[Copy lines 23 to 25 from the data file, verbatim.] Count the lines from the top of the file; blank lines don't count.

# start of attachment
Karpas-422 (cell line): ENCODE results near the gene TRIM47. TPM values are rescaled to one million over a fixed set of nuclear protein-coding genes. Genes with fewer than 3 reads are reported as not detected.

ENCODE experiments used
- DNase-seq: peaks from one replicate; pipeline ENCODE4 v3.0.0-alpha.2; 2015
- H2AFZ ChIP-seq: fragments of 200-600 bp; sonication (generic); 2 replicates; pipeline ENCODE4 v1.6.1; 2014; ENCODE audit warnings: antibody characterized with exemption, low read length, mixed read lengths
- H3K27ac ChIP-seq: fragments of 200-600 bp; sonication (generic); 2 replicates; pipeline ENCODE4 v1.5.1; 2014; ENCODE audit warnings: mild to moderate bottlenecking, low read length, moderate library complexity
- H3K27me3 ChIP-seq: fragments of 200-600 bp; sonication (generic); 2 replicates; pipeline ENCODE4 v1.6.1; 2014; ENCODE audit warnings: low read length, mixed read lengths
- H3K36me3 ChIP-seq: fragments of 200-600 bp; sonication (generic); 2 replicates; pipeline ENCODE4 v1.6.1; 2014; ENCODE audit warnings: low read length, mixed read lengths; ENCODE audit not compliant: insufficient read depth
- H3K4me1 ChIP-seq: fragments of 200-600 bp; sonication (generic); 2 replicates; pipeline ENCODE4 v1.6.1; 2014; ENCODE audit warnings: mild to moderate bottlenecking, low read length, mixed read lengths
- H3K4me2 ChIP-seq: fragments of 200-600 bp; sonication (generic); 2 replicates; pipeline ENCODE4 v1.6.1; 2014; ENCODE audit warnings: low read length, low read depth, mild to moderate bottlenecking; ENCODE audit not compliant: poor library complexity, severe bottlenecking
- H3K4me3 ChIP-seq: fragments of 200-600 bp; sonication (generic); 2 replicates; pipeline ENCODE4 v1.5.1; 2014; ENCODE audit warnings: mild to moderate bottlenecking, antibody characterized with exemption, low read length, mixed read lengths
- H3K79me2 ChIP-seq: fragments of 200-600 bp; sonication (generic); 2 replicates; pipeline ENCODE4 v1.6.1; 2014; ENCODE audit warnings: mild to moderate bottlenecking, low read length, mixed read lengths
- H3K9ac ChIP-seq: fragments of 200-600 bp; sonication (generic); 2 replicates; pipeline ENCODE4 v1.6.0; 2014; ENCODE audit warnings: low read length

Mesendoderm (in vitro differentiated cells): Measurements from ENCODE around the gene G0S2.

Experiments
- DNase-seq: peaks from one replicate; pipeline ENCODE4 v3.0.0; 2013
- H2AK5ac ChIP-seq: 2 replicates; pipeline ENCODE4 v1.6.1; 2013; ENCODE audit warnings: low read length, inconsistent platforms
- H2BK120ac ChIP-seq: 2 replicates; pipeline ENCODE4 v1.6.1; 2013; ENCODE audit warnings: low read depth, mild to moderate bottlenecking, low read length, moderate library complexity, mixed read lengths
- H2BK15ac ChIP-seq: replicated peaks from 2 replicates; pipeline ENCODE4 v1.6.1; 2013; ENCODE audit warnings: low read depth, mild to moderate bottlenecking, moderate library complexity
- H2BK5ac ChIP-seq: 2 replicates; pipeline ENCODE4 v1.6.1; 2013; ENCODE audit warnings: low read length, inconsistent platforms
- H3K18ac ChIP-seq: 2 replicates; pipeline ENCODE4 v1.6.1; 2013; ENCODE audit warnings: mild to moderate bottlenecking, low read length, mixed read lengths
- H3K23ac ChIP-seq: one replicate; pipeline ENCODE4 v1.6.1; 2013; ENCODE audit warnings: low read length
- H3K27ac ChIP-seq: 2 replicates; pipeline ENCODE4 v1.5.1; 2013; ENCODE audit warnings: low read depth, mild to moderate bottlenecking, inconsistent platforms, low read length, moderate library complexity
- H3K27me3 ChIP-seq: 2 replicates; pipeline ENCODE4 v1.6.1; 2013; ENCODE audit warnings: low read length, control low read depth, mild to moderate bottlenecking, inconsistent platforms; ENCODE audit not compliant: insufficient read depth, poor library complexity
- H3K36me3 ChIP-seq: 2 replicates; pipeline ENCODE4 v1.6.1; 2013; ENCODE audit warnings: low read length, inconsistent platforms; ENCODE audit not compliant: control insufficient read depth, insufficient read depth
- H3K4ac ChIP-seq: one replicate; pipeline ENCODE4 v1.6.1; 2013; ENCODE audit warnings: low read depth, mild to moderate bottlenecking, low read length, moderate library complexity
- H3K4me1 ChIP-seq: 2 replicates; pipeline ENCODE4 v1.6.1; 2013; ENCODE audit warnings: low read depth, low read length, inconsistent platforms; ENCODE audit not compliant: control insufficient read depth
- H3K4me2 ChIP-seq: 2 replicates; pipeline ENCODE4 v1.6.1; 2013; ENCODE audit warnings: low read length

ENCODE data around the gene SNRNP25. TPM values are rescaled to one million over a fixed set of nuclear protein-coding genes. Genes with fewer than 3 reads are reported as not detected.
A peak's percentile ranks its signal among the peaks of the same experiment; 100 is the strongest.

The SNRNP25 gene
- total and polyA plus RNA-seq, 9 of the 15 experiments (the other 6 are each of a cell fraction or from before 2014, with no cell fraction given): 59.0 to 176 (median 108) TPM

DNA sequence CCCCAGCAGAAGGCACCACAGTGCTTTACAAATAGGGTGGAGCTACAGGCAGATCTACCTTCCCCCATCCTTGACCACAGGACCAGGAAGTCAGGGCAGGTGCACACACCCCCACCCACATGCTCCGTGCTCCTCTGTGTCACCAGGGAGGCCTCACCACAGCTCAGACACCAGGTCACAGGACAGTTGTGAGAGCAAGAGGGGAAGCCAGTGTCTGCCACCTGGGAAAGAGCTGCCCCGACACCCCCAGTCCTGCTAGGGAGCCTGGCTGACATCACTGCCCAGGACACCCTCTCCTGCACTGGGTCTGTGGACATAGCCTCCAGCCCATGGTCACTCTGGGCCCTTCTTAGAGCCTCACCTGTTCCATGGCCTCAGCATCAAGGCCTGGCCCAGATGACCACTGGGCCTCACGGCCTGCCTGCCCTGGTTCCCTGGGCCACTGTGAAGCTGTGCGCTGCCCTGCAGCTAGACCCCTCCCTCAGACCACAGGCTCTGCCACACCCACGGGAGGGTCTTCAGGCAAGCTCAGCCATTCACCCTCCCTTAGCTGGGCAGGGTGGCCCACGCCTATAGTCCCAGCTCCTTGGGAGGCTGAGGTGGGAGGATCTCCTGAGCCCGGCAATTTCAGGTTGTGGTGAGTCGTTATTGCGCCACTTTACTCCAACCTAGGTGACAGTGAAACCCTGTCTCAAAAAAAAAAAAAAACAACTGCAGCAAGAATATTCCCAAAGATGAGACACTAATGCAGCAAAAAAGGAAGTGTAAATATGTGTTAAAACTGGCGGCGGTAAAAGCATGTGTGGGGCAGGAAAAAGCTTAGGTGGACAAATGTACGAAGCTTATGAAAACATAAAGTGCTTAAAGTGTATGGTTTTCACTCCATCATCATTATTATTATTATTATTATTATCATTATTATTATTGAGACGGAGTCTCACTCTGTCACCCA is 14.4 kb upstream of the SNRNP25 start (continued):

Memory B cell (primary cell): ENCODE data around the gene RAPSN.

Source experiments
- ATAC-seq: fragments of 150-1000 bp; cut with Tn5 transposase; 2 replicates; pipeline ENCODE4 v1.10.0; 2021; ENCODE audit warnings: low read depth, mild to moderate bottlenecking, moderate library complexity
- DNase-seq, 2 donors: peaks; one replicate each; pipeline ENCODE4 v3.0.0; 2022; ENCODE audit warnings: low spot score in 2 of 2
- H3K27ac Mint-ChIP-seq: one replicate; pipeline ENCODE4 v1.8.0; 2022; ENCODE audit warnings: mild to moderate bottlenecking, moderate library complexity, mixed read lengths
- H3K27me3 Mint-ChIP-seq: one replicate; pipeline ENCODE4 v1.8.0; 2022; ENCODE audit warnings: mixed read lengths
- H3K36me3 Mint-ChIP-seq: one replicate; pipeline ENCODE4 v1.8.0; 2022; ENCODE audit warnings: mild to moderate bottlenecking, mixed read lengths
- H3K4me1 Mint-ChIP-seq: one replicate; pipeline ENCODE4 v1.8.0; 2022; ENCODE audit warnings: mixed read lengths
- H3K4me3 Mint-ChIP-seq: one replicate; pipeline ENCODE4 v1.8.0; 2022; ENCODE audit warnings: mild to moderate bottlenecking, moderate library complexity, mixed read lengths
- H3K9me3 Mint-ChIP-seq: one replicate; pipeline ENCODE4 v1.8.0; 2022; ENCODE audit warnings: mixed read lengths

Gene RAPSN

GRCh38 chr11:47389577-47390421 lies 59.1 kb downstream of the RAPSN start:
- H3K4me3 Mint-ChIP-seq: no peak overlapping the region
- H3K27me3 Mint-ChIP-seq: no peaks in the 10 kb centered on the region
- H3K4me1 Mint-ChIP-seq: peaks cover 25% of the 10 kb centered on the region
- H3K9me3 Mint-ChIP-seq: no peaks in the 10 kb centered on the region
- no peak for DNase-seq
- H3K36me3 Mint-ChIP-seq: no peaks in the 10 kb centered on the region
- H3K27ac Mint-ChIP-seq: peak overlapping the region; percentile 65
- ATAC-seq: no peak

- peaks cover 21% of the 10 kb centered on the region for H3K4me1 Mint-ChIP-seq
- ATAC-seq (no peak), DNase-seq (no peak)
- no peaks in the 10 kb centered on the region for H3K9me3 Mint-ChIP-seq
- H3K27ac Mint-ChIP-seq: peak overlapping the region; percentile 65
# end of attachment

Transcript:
- H3K27me3 ChIP-seq: 2 replicates; pipeline ENCODE4 v1.6.1; 2013; ENCODE audit warnings: low read length, control low read depth, mild to moderate bottlenecking, inconsistent platforms; ENCODE audit not compliant: insufficient read depth, poor library complexity
- H3K36me3 ChIP-seq: 2 replicates; pipeline ENCODE4 v1.6.1; 2013; ENCODE audit warnings: low read length, inconsistent platforms; ENCODE audit not compliant: control insufficient read depth, insufficient read depth
- H3K4ac ChIP-seq: one replicate; pipeline ENCODE4 v1.6.1; 2013; ENCODE audit warnings: low read depth, mild to moderate bottlenecking, low read length, moderate library complexity